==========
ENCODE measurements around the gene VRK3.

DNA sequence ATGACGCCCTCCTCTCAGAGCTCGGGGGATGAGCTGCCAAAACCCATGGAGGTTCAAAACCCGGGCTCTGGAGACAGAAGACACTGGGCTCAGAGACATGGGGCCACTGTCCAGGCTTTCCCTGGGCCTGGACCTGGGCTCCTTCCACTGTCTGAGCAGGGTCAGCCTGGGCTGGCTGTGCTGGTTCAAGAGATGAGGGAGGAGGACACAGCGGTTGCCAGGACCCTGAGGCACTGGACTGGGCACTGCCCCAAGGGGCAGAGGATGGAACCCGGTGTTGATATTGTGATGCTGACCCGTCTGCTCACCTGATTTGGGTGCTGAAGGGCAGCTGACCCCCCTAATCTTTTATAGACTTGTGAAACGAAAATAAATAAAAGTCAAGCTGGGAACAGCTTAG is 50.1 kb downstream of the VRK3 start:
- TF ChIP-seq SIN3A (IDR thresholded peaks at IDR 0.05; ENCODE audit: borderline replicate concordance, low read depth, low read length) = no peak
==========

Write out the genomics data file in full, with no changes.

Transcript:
ENCODE measurements around the gene VRK3.

DNA sequence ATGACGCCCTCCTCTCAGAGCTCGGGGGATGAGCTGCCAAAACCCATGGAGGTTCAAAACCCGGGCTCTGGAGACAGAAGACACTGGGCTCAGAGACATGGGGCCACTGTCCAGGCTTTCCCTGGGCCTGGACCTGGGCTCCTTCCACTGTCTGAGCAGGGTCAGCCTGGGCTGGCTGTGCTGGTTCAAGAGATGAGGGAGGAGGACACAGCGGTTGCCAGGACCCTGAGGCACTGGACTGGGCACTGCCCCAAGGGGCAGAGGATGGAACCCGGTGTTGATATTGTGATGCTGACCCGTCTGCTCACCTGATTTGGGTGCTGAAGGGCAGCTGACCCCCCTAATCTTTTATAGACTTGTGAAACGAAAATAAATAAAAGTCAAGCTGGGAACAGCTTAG is 50.1 kb downstream of the VRK3 start:
- TF ChIP-seq SIN3A (IDR thresholded peaks at IDR 0.05; ENCODE audit: borderline replicate concordance, low read depth, low read length) = no peak